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dc.creatorDe Oliveira, MF
dc.creatorGianella, S
dc.creatorLetendre, S
dc.creatorScheffler, K
dc.creatorPond, SLK
dc.creatorSmith, DM
dc.creatorStrain, M
dc.creatorEllis, RJ
dc.date.accessioned2021-01-29T17:53:34Z
dc.date.available2021-01-29T17:53:34Z
dc.date.issued2015-10-02
dc.identifier.issn1932-6203
dc.identifier.issn1932-6203
dc.identifier.doihttp://dx.doi.org/10.34944/dspace/5172
dc.identifier.other26431315 (pubmed)
dc.identifier.urihttp://hdl.handle.net/20.500.12613/5190
dc.description.abstractBackground Measurement of HIV DNA-bearing cells in cerebrospinal fluid (CSF) is challenging because few cells are present. We present a novel application of the sensitive droplet digital (dd) PCR in this context. Methods We analyzed CSF cell pellets and paired peripheral blood mononuclear cells (PBMC) from 28 subjects, 19 of whom had undetectable HIV RNA (<48 copies/mL) in both compartments. We extracted DNA from PBMC using silica-based columns and used direct lysis on CSF cells. HIV DNA and the host housekeeping gene (RPP30) were measured in CSF and PBMC by (dd)PCR. We compared HIV DNA levels in virally-suppressed and-unsuppressed subgroups and calculated correlations between HIV DNA and RNA levels in both compartments using non-parametric tests. Results HIV DNA was detected in 18/28 (64%) CSF cell pellets, including 10/19 (53%) samples with undetectable HIV RNA. HIV DNA levels in CSF cell pellets were not correlated with RPP30 (p = 0.3), but correlated positively with HIV RNA in CSF (p = 0.04) and HIV DNA in PBMC (p = 0.03). Cellular HIV DNA in CSF was detected in comparable levels in HIV RNA-suppressed and unsuppressed subjects (p = 0.14). In contrast, HIV DNA levels in PBMC were significantly lower in HIV RNA-suppressed than in unsuppressed subjects (p = 0.014). Among subjects with detectable HIV DNA in both compartments, HIV DNA levels in CSF were significantly higher than in PBMC (p<0.001). Conclusions Despite low mononuclear cell numbers in CSF, HIV DNA was detected in most virally suppressed individuals. In contrast to PBMC, suppressive ART was not associated with lower HIV DNA levels in CSF cells, compared to no ART, perhaps due to poorer ART penetration, slower decay of HIV DNA, or enrichment of HIV DNA-bearing mononuclear cells into the CSF, compared to blood. Future studies should determine what fraction of HIV DNA is replication- competent in CSF leukocytes, compared to PBMC.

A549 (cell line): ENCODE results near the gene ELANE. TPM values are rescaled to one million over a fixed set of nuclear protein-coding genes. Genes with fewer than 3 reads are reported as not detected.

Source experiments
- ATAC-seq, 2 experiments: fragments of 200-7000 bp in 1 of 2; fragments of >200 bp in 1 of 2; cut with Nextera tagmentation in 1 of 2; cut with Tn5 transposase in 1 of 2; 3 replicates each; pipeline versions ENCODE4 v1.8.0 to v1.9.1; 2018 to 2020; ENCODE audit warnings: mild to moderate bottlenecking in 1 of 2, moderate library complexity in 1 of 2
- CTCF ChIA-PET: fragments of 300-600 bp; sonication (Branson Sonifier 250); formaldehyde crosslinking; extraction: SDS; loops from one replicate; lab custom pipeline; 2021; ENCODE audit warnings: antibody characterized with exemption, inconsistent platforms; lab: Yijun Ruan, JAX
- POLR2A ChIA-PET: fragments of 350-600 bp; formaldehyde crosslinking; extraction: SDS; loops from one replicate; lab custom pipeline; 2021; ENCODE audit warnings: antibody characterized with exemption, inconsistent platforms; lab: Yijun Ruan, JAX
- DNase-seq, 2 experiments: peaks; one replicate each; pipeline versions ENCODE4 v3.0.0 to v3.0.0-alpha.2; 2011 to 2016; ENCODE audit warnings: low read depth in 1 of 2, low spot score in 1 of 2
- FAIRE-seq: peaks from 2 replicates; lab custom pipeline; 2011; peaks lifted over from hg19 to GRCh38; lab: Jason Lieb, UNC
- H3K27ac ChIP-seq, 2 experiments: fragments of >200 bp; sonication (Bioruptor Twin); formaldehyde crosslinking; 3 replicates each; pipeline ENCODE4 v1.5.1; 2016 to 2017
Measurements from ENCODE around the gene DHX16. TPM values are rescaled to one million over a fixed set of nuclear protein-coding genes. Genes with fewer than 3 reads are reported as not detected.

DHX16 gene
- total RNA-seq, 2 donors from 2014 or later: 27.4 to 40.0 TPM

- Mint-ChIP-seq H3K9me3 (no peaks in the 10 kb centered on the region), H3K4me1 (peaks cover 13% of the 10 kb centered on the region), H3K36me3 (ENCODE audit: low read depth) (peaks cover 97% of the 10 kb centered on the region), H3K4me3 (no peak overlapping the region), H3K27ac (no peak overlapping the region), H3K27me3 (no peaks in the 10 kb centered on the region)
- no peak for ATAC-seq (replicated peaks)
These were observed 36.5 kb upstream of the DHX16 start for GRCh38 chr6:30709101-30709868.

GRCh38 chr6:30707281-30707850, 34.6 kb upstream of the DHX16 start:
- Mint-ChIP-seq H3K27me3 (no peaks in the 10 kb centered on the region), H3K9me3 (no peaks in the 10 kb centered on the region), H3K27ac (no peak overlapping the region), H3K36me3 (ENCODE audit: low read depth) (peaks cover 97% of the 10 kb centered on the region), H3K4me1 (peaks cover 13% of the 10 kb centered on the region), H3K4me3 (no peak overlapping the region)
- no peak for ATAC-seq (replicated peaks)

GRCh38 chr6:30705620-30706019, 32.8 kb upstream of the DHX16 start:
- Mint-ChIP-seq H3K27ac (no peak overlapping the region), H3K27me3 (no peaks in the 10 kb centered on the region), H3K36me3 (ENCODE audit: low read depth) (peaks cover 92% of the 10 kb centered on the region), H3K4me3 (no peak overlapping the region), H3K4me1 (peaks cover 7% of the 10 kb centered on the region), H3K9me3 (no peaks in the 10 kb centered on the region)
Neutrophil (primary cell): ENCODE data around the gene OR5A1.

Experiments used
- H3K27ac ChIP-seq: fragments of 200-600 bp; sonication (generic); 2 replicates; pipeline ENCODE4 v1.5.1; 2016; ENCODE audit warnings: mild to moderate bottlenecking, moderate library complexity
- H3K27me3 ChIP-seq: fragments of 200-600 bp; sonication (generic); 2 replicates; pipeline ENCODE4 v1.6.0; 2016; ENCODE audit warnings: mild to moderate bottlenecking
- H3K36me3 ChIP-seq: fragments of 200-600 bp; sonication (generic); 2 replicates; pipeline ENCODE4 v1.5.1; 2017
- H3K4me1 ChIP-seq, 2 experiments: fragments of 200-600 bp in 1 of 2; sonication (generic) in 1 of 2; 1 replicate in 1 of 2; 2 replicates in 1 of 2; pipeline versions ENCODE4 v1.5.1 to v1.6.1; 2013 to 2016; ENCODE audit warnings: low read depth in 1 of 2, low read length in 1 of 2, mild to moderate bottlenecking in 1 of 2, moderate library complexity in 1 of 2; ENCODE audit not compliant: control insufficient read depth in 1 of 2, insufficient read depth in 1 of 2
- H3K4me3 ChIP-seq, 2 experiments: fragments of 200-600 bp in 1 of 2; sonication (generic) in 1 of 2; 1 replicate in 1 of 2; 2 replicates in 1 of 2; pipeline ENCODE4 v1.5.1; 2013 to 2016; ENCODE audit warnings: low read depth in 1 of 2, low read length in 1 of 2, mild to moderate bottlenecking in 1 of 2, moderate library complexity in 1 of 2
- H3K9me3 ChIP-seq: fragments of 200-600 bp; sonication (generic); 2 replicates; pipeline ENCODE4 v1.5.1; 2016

dc.format.extente0139510-e0139510
dc.language.isoen
dc.relation.haspartPLoS ONE
dc.relation.isreferencedbyPublic Library of Science (PLoS)
dc.rights.urihttps://creativecommons.org/publicdomain/zero/1.0/
dc.subjectAnti-HIV Agents
dc.subjectAntiretroviral Therapy, Highly Active
dc.subjectCD4-Positive T-Lymphocytes
dc.subjectCerebrospinal Fluid
dc.subjectDNA, Viral
dc.subjectHIV Infections
dc.subjectHIV-1
dc.subjectHumans
dc.subjectLeukocytes, Mononuclear
dc.subjectOrgan Specificity
dc.subjectPolymerase Chain Reaction
dc.subjectRNA, Viral
dc.subjectRetrospective Studies
dc.subjectViral Load
dc.subjectViremia
dc.subjectVirus Replication
dc.titleComparative analysis of cell-associated HIV DNA levels in cerebrospinal fluid and peripheral blood by droplet digital PCR
dc.typeArticle
dc.type.genreJournal Article
dc.relation.doi10.1371/journal.pone.0139510
dc.ada.noteFor Americans with Disabilities Act (ADA) accommodation, including help with reading this content, please contact scholarshare@temple.edu
dc.creator.orcidPond, Sergei L. Kosakovsky|0000-0003-4817-4029
dc.date.updated2021-01-29T17:53:31Z
refterms.dateFOA2021-01-29T17:53:35Z


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